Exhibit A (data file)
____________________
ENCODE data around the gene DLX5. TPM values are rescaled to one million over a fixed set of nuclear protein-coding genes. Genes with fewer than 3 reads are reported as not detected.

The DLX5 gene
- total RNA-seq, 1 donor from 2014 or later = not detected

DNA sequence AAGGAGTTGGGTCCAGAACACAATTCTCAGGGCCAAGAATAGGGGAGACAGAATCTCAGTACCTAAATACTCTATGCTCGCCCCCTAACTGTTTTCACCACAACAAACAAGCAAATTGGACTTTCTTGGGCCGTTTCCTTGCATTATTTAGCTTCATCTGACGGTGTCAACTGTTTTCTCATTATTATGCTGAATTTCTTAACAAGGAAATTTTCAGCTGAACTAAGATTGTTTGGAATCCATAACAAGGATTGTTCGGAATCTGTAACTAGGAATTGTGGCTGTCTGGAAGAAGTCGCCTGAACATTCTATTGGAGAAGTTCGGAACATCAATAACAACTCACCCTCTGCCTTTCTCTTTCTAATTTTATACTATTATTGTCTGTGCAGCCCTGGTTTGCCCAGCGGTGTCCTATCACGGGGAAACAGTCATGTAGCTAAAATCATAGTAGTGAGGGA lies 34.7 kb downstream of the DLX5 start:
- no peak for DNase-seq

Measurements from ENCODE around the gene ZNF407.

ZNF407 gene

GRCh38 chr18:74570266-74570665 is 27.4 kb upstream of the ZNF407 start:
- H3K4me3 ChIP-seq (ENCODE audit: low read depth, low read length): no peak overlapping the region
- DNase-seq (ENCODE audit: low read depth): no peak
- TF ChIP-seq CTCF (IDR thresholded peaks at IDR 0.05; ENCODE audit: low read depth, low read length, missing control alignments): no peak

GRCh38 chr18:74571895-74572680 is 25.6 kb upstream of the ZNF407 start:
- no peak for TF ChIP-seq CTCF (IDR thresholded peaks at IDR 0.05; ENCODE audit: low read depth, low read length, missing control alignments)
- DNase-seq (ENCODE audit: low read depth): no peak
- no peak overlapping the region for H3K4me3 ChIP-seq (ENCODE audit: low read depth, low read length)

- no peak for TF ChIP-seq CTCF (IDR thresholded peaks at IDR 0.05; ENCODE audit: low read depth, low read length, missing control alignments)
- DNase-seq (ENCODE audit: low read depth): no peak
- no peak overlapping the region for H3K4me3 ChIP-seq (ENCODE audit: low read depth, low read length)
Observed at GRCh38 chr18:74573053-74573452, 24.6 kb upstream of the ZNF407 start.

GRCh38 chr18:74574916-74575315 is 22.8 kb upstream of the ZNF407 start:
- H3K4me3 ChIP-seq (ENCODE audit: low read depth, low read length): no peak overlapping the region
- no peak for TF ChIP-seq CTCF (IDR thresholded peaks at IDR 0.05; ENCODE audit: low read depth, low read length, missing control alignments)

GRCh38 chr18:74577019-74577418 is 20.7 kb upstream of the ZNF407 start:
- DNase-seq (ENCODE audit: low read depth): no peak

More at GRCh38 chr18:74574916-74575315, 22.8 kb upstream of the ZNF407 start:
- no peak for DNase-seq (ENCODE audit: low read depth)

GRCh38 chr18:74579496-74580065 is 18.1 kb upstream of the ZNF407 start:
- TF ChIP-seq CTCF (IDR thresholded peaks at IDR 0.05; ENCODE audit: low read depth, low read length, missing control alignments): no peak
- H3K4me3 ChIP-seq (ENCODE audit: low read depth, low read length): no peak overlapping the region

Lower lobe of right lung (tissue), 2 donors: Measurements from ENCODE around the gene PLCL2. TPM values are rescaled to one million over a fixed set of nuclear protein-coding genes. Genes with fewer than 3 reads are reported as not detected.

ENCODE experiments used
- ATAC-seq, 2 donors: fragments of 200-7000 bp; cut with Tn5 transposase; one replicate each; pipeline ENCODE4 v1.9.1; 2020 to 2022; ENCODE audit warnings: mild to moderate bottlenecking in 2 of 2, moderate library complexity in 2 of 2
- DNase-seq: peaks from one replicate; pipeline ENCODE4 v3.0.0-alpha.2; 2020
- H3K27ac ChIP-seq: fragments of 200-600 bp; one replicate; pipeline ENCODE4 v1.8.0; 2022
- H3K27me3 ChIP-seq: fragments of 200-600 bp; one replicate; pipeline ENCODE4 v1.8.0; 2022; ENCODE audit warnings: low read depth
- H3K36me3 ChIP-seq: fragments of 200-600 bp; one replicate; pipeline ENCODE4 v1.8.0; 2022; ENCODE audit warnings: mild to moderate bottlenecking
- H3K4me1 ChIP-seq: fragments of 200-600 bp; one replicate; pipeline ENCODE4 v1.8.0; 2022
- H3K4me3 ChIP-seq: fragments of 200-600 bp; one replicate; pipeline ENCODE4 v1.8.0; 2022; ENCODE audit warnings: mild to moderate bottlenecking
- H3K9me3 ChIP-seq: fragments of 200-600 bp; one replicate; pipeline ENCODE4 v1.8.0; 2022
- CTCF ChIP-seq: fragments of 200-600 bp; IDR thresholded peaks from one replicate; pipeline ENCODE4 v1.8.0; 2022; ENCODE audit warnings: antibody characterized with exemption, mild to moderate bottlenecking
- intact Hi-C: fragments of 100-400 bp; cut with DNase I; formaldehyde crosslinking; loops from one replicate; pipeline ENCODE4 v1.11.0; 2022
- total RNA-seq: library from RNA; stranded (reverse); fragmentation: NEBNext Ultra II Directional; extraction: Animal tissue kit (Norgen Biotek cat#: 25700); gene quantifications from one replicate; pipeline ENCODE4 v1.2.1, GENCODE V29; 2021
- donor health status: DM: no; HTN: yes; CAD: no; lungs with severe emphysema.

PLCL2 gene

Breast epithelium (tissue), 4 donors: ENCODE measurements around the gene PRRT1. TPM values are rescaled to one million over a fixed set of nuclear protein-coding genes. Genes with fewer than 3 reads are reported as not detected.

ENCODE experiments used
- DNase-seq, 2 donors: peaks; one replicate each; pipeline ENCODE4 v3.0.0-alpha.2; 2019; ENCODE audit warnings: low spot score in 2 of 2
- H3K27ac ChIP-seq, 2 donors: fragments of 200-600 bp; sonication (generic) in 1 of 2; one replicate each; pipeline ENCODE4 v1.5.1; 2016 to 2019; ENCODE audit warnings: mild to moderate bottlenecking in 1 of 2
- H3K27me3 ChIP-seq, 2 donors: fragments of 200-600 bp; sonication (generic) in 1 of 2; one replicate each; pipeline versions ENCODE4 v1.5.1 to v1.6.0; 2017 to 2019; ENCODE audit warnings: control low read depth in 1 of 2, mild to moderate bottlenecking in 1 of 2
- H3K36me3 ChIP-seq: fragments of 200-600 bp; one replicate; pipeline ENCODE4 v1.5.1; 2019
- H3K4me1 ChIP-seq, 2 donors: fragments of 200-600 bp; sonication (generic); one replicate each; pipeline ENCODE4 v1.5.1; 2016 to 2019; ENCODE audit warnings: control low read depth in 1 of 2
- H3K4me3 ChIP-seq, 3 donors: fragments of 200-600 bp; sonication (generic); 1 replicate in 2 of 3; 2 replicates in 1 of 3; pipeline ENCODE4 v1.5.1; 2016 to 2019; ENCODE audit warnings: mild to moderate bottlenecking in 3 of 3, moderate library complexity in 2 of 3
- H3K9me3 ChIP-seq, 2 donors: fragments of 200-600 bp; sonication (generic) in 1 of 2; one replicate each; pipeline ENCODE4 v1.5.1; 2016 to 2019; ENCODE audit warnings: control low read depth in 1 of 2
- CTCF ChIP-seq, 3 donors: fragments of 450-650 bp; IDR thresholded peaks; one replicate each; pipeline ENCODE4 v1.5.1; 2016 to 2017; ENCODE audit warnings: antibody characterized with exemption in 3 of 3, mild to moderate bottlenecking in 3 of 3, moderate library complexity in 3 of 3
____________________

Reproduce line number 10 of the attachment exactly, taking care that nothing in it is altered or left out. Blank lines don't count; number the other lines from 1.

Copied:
- DNase-seq (ENCODE audit: low read depth): no peak